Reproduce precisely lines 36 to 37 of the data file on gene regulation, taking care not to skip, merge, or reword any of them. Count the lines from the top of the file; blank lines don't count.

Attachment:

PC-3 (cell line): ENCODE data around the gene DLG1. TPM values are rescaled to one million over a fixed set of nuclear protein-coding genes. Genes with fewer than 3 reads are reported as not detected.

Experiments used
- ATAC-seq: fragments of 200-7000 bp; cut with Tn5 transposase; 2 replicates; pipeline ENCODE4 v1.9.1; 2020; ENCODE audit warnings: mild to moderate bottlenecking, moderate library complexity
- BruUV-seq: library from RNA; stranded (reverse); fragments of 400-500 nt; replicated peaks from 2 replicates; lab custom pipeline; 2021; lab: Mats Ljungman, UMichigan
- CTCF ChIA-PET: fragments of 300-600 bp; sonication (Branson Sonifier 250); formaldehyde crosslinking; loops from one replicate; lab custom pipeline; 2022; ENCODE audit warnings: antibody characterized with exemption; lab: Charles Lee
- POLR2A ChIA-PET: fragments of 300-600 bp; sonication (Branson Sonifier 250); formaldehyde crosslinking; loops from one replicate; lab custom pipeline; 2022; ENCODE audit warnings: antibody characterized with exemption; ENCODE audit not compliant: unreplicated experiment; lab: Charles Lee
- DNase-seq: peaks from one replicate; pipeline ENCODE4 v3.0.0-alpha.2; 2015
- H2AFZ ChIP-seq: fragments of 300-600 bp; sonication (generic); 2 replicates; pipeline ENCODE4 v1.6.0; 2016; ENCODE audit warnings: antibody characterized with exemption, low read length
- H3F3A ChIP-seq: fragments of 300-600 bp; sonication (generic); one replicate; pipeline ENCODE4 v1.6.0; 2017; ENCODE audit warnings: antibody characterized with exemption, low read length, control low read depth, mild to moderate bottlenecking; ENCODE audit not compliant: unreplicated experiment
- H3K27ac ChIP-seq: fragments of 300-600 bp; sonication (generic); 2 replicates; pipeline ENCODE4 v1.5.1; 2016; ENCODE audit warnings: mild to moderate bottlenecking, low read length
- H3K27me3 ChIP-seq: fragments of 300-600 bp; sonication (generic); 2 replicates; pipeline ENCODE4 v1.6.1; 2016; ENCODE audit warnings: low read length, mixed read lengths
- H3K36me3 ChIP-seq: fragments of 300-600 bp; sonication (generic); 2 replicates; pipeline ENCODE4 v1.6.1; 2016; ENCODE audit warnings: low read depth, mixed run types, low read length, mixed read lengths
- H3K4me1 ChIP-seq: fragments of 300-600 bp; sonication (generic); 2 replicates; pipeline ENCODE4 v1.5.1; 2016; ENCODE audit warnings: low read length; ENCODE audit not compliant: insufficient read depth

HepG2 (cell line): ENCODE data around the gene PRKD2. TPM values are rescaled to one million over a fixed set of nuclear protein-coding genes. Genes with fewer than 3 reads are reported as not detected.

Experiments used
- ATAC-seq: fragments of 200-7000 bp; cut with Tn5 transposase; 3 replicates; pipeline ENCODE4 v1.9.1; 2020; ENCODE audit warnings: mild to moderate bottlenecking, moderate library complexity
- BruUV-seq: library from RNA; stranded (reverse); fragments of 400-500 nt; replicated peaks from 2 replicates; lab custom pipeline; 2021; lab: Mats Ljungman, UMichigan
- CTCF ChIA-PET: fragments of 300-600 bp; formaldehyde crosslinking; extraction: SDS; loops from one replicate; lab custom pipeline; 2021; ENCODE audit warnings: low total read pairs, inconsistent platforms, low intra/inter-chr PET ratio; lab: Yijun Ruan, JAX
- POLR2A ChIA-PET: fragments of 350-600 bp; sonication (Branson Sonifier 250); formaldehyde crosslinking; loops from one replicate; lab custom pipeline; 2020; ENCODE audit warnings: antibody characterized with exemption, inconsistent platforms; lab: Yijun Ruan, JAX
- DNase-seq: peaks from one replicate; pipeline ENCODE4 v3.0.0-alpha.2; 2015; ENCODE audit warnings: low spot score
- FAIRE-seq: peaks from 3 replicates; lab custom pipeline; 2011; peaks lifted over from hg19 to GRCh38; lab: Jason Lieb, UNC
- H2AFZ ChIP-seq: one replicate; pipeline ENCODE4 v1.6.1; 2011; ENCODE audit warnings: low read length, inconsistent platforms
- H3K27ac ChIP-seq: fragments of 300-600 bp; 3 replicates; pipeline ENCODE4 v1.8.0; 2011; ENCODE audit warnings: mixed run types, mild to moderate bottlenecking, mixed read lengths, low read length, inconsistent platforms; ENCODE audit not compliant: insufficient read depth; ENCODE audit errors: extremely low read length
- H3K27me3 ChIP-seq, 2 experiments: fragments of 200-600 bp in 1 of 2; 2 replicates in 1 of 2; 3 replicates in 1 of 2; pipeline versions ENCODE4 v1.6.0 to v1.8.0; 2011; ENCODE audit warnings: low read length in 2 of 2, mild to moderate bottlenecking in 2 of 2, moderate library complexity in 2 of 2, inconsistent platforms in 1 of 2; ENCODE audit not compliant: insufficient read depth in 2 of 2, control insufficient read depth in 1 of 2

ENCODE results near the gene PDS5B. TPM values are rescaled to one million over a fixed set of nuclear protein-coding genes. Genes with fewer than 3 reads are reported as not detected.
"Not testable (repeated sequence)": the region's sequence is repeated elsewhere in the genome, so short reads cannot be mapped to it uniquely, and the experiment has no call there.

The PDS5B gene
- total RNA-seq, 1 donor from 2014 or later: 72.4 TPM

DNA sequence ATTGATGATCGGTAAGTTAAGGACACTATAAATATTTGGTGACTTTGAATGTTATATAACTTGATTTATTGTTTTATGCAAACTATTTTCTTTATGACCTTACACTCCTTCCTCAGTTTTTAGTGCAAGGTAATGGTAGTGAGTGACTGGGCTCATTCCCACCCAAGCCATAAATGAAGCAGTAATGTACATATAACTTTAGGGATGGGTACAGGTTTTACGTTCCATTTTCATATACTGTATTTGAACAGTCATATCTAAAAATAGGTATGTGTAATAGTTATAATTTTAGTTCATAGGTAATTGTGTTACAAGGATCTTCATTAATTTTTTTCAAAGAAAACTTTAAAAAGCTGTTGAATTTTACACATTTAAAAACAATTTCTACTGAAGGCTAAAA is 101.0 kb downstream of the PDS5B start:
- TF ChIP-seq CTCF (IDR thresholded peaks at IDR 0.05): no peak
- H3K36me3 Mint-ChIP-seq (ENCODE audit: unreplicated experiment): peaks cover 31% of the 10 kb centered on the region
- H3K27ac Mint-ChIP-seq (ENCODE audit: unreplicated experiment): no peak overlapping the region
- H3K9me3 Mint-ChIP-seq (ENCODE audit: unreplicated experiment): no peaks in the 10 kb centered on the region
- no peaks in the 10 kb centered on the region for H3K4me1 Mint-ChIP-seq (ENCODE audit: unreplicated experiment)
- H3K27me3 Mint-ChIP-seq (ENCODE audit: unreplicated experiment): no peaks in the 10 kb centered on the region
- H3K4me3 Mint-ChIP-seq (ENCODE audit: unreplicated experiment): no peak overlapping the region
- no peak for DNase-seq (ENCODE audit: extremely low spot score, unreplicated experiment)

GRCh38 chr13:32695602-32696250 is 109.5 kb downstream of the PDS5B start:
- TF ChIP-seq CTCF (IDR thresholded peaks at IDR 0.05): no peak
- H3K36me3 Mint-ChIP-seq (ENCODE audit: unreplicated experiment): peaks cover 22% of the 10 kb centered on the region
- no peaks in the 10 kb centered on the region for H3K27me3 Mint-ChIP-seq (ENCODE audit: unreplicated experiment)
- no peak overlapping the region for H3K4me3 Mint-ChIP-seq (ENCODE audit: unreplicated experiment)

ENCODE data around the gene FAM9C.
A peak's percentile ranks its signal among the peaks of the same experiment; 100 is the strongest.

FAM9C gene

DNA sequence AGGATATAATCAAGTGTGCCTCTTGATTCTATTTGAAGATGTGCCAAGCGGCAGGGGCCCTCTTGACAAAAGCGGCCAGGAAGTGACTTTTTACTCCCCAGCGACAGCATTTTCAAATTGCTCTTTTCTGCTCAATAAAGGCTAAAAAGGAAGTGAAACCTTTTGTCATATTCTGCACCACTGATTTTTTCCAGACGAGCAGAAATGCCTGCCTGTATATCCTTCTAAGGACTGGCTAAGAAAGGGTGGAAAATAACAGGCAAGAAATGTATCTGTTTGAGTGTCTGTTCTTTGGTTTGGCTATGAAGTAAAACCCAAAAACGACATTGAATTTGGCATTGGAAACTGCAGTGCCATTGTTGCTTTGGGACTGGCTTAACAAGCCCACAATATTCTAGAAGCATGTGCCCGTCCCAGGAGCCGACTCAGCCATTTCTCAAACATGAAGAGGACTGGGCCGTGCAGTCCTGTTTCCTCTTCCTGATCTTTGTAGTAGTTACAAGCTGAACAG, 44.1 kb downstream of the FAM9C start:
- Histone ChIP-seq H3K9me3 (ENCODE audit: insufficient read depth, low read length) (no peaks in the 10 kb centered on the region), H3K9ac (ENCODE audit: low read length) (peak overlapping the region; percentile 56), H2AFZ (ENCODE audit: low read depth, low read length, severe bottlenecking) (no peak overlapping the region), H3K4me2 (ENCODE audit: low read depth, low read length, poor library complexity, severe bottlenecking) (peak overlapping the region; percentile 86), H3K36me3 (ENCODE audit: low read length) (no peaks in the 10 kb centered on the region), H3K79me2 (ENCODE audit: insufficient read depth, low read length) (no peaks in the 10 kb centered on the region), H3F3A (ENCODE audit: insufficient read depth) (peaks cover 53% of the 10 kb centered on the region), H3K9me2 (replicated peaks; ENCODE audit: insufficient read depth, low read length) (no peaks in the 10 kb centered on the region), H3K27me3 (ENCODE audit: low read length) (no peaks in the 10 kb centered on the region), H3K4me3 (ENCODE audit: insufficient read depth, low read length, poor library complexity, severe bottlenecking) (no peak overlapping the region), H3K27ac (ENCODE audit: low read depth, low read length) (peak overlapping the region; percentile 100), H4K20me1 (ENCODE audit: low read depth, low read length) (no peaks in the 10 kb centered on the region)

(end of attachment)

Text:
- H3K4me3 Mint-ChIP-seq (ENCODE audit: unreplicated experiment): no peak overlapping the region
- no peak for DNase-seq (ENCODE audit: extremely low spot score, unreplicated experiment)